With ever growing expectations from today’s consumer of hyper-personalisation, airlines are looking beyond conventional customer experience to attract and retain customers. To remain competitive, airline focus has shifted beyond just selling seats, accruing loyalty points or offering more appealing meals on-board.
XR technology including Augmented Reality (AR), Virtual Reality (VR) and Mixed Reality (MR) is offering a competitive edge. At the same time allowing airlines to reduce operating costs. All of these immersive technologies work wonders in their own way. They can be tailored to different applications, from training, in-flight entertainment, crew services to marketing campaigns.
Large airlines who now favour agility and vision have been following the XR trends. Many are starting to embrace XR technologies in the various areas of their business. Below we highlight the key players.
Cabin Crew training
Airlines such as American Airlines, Neos Air and Philippine Airlines have now incorporated VR technology in to their cabin crew training programs. They cover topics such as cabin familiarisation, emergency training and suspicious item simulation.
VR-enhanced interactive training increases the trainee’s engagement and knowledge retention. It significantly reduces the training costs involved compared to traditional training methods. Training programs are run on multiple devices such as smartphones, tablets, and VR headsets. It reduces the need for physical trainers and dedicated aircraft – which saves on aircraft downtime. Trainees can undergo training anywhere and anytime. They no longer have to travel to designated training facilities and stay for days while incurring other logistics costs.
Other than cost-savings, VR made the training safer for the trainees and the training aircraft. It can realistically simulate various hazardous scenarios which are otherwise impossible due to the danger, time and expense. Scenarios such as fire evacuation, a cabin depressurizing and the cabin door inflation slide. With VR technology, the possibilities are safe and limitless.
Airbus has been at the forefront of virtual and augmented reality technologies in the industry. They have implemented VR tools throughout the aircraft design process, on the digital shop floor and for inspection purposes. New technologies have enabled Airbus operations with improved costs, time and accessibility.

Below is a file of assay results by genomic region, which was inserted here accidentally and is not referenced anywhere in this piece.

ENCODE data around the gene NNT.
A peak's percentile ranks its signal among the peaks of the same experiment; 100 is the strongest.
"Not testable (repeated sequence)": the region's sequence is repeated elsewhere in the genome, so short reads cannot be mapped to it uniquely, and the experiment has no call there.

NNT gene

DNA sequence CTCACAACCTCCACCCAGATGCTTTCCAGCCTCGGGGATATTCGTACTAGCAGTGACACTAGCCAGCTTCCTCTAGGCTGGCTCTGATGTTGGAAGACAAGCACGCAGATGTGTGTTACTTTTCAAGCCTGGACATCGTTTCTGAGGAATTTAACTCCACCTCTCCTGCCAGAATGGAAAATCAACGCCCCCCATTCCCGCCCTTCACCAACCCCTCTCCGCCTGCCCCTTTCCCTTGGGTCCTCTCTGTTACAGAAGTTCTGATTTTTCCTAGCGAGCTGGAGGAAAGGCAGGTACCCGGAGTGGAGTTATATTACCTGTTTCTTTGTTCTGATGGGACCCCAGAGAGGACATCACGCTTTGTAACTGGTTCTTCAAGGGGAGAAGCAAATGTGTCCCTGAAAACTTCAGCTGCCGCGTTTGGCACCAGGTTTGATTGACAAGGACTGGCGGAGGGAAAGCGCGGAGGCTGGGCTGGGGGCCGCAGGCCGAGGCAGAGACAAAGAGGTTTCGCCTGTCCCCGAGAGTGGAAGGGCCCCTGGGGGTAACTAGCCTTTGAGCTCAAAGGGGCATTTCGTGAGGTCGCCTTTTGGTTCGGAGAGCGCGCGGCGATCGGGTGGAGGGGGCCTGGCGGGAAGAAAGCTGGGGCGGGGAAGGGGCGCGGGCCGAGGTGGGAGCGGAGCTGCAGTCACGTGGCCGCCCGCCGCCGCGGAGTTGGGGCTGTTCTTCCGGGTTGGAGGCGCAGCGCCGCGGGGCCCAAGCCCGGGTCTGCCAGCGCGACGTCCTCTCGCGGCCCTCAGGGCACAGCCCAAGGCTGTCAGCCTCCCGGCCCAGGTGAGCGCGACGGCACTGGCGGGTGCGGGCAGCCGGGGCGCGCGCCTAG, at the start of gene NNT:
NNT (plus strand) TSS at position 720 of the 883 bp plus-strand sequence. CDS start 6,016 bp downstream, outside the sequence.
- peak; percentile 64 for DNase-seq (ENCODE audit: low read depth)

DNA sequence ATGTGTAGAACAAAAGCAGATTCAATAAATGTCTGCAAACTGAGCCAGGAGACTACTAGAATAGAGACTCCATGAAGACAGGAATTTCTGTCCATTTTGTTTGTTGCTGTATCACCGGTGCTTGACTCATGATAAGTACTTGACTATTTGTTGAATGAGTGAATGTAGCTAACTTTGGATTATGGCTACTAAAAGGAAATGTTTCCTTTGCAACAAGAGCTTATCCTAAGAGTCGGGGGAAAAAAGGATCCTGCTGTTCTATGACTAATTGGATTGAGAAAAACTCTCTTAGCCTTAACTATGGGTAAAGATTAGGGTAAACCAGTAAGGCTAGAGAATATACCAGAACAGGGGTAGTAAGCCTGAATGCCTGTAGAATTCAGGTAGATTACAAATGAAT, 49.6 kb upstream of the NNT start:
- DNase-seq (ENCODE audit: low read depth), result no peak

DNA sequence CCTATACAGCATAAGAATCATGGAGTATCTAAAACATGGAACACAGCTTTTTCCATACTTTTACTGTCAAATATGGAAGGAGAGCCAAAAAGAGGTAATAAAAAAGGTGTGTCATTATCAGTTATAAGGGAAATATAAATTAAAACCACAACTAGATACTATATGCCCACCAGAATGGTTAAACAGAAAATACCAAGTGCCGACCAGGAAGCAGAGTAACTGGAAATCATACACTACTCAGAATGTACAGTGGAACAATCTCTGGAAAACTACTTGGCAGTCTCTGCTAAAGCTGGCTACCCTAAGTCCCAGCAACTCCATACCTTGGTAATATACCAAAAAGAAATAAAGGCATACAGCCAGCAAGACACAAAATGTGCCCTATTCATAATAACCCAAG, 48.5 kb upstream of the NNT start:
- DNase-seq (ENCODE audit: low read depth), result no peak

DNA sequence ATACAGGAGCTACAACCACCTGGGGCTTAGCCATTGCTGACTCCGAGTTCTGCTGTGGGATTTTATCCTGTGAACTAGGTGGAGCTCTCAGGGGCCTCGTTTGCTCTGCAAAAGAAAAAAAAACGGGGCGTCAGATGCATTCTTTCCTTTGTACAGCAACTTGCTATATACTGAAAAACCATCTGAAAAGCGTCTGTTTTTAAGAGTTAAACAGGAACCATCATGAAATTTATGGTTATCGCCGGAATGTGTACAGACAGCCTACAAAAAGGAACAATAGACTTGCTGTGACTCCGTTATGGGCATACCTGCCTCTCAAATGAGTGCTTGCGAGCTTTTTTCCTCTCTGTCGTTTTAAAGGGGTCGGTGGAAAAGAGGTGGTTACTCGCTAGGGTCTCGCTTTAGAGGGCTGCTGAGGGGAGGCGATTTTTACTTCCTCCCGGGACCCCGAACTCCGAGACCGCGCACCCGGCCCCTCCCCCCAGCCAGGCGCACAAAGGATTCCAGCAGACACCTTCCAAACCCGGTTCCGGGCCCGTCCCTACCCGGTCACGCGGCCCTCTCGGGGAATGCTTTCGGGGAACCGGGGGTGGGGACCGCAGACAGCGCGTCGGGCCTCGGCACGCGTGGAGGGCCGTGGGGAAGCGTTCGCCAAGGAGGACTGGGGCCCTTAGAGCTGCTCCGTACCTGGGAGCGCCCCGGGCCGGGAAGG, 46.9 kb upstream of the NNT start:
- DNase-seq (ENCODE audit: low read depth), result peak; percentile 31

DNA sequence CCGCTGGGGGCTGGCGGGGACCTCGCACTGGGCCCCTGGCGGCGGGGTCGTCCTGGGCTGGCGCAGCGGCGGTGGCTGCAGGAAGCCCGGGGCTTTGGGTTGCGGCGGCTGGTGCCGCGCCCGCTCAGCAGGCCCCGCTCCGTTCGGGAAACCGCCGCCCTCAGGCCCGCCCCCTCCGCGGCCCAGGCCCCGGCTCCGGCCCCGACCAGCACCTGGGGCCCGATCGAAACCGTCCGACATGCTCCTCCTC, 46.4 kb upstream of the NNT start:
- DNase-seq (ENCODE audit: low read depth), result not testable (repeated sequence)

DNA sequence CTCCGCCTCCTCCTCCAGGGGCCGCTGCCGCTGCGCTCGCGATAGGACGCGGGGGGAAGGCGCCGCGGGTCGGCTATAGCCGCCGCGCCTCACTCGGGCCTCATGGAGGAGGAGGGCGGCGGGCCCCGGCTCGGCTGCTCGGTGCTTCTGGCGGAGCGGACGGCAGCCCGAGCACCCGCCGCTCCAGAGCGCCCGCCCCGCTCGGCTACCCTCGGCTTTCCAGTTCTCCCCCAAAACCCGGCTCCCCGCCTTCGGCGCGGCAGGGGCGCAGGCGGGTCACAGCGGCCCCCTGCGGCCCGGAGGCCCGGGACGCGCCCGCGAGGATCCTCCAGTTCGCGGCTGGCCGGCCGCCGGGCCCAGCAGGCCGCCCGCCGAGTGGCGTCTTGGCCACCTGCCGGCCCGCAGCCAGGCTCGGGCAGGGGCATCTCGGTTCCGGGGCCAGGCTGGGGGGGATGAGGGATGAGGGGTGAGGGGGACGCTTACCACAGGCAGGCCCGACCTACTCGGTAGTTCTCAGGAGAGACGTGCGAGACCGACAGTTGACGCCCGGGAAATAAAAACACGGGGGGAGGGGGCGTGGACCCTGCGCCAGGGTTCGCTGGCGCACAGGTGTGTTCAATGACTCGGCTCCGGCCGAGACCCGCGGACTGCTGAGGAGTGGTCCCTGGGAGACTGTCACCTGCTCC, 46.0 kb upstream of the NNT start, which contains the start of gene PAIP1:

Nearer to home, Jetstar Australia has deployed Virtual Reality maintenance training – the first airline in Australia to do so. So far Jetstar has implemented this technology in its Boeing 787 and Airbus A320 training. Jetstar stating that a training scenario is now shortened to 30 minutes compared to the 3.5 hours of conventional training.
Hand Baggage Check
Dutch national airline KLM provides its customers with an Augmented Reality (AR) App to check from the comfort of homw whether their carry-on baggage is of the permitted size to travel. Viewing through a smartphone camera, customers can place a virtual KLM suitcase next to their real suitcase which shows if theirs meets the size requirement.
No less than 70% of app users are logged in permanently and are using the KLM app several times a month.
Lufthansa had demonstrated the use of augmented reality (AR) device when cabin crew are offering in-flight service. When wearing smart glasses, crew can view key information of a certain passenger in real-time through the device. The device displays information such as frequent flyer number, meal preferences, travel destination and more. It is able to detect customer’s emotion so the crew can engage customers in a proactive and effective way. Air New Zealand also researched the idea utlising a Microsoft Hololens.
During this year’s TRENZ conference in Rotorua, Air New Zealand had showcased its new Mixed Reality experience – Fact or Fantasy Game of New Zealand. Developed with US-based Mixed Reality technology pioneer Magic Leap and UK based special effects studio Framestore, to gauge potential clients. The experience headlined Magic Leap’s developer conference, garnering global attention.
Accordingly to the airline’s GM Global Brand & Content Marketing, Jodi Williams, it is largely an exercise in feeling-out the AR technology space. However, it demonstrates the airlines’ intention to explore the technology.
Back in 2015, Qantas launched a 3-month trial entertainment service. It uses Samsung VR gear to offer customers 360º video of network destinations and new Qantas products.
Alaska Airlines tested a cinematic VR headset for first-class customers last year aboard its Seattle-Boston and Boston-San Diego routes. Guest can switch between 2D and 3D mode as they wish to view selected blockbusters provided by SkyLights’ partners – 20th Century Fox, Warner Brothers and EIM. Without any surprise, Spielberg’s “Ready Player One” is on the play list.
Lufthansa and Air France have started adopting VR for business purposes as well.
No doubt, multiple factors will re-shape the airline industry in the future. One thing is for sure, whoever adopts the emerging technologies the fastest and develops them well will gain a measureable advantage. Airlines know they need to re-think their service offering. They need to embrace immersive customer experiences that engage customers’ imagination and build on brand loyalty. Cost saving benefits are also up for grabs for whoever can adopt XR technology effectively in to their day-to-day operations.
The world as we experience it today is changing faster than ever. Large corporations know change is necessary but not all developed the agility to respond to such a rapidly changing market. Our advice? Get on board the XR revolution and get comfortable sitting up front.